Will Levis once had to beg college coaches to look at him, now he’s set to be early first-round draft pick

Published 11:01 am Monday, April 24, 2023

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The journey to becoming an NFL first-round draft pick this week has been a challenging one for Kentucky quarterback Will Levis.

“Connecticut is not the most recruited place in the country. It’s tough to get taken seriously out of high school when you play in Connecticut,” Levis said. “When I realized I wanted to get recruited, I knew I had to look at every possibility. It was tough.”

“I started my sophomore year (in high school). I got a couple of FCS offers, a few from the Ivy League. I kept working to get bigger opportunities, but they were not coming. I was frustrated. I would go to camps and outperform kids and not get the respect I thought I deserved.”

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Levis emailed college coaches. He said he was a “madman” on Twitter reaching out to coaches.

“Essentially, I had to beg to get coaches to look at me. I didn’t give up. I committed the same summer after my junior year to Penn State, which was about five hours away. I was the lowest-rated kid in my recruiting class. I was just the guy they threw in that recruiting class that nobody thought had any real chance to play,” Levis said.

“I was fifth on the depth chart (at Penn State) and still thought I was the best quarterback. (Trace) McSorley was one of my best friends, but I told him I was there to take his job and why I gained his respect. I knew it was a long shot, but I also knew you better be your biggest advocate. You have to have a twisted sense of confidence in yourself. If you don’t have that, you are putting yourself at a disadvantage.”

Levis is now in a position to be one of the first four quarterbacks picked in Thursday’s NFL draft and one of the top 10 players overall (Kentucky has not had a top-five pick since Dewayne Robertson in 20023 and has not had a quarterback go in the first round since Tim Couch in 1999). He could go as high as No. 2 according to some mock drafts but he has been a consensus top 10 pick in the mock drafts for weeks. He had 43 touchdown passes at Kentucky and 5,233 passing yards and was the only quarterback in school history to beat rivals Louisville and Florida in back-to-back seasons.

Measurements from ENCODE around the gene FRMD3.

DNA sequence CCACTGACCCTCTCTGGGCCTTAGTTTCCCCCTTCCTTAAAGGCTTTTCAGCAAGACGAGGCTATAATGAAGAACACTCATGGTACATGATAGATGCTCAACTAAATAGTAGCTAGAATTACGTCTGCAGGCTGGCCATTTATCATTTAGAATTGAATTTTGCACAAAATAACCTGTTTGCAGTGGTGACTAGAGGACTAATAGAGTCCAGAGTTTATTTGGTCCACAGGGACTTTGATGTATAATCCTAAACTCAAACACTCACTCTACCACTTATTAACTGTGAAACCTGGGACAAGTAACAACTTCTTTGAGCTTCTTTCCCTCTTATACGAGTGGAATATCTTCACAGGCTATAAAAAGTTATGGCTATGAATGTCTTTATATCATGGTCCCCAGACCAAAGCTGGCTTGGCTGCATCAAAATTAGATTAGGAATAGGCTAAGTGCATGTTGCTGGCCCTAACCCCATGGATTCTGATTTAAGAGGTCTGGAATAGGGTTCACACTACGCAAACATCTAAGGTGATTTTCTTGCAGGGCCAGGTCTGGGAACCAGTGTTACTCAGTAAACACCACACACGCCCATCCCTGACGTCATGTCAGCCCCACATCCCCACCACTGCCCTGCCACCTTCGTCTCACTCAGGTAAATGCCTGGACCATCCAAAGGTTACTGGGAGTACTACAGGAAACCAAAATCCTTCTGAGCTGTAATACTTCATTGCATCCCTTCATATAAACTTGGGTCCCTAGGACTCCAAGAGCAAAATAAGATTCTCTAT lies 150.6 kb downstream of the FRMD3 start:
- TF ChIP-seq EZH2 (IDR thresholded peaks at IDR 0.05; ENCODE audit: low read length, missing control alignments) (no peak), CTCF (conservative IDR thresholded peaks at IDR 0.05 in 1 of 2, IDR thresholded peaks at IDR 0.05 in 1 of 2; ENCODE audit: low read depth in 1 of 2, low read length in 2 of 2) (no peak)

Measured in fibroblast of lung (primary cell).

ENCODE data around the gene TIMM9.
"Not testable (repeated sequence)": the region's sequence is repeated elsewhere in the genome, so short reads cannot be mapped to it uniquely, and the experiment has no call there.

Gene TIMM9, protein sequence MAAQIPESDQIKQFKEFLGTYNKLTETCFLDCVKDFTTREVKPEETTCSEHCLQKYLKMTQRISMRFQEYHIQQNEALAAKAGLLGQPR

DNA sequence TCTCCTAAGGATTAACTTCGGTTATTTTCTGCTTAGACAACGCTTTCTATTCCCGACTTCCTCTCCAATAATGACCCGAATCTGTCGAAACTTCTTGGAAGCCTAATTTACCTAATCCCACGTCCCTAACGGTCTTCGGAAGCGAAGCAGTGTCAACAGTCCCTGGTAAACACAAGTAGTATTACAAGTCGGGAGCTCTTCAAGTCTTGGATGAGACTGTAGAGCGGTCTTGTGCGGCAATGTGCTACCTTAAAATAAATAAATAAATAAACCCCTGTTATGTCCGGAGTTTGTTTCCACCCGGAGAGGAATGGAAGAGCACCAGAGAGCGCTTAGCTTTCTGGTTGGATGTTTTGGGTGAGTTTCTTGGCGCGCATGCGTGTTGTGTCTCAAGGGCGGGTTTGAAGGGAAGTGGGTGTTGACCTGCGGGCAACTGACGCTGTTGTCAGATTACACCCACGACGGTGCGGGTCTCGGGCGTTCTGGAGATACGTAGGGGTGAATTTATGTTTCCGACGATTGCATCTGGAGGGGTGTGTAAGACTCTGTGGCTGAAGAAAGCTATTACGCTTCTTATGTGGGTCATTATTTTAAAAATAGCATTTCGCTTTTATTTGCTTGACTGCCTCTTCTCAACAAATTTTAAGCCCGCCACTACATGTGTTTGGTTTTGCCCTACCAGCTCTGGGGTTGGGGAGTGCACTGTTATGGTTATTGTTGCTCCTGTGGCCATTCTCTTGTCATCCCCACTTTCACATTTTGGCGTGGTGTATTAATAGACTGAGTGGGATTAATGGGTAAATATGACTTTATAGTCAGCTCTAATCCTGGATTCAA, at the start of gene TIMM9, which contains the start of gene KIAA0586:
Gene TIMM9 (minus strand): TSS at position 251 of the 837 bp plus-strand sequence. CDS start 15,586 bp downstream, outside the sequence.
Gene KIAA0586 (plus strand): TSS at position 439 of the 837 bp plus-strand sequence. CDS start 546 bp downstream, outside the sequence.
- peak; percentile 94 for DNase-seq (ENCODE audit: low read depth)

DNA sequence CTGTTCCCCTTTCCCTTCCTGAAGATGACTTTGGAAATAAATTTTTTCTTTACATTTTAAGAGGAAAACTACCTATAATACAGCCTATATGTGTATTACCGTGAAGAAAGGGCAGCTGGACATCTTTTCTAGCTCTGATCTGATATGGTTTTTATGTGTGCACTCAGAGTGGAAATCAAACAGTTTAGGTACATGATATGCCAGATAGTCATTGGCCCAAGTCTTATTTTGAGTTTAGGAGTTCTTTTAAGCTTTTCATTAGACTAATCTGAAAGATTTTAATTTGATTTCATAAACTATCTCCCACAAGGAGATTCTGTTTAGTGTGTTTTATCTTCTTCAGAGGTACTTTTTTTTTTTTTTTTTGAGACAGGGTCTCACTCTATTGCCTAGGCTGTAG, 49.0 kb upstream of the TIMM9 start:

He rose to No. 2 on the Penn State depth chart his redshirt freshman year but was not happy with how he was being treated despite limited playing time.

“I knew I could be a leader and felt I was not getting a fair shot to show what I was able to do,” Levis said. “On third and short, they would put me in to run into a linebacker and then get me off the field. I knew I could do more. No one else saw that in me. I knew I could be the best if I kept working.”

Transferring to Kentucky gave him that opportunity for the last two seasons, including a 10-win season in 2021. He always remembered the advice his grandfather gave him when he was 15 or 16 to “never give up” and he has a tattoo reminding him of that saying that keeps him connected with his grandfather.

He finished his undergraduate work in three years at Penn State — he earned his Master’s degree in finance at UK — and transferred to Kentucky with “no guarantees” of what his role might be

“I just knew I would get a shot to start if I worked my ass off,” Levis said. “I had to prove I was the guy for the job, so I put all my energy into doing just that. Being named starting quarterback was one of the best days of my life. Transferring felt like I was going against my belief in not giving up, but I could not control my circumstances at Penn State, so I just bet on myself.”

Levis has visited with Atlanta, Carolina, Houston, Indianapolis, Las Vegas, Minnesota, New England, Seattle, Tampa Bay, Tennessee and New England. Six of those teams have top 10 picks in Thursday’s draft and the Patriots pick 14th.

“I have aspirations for myself that are unthinkable. You always want to set higher goals,” Levis said. “I want to do things that have never been done in football. I know as long as you don’t give up and stay confident in yourself and not worry about what anyone says about you, then you can set your own journey.”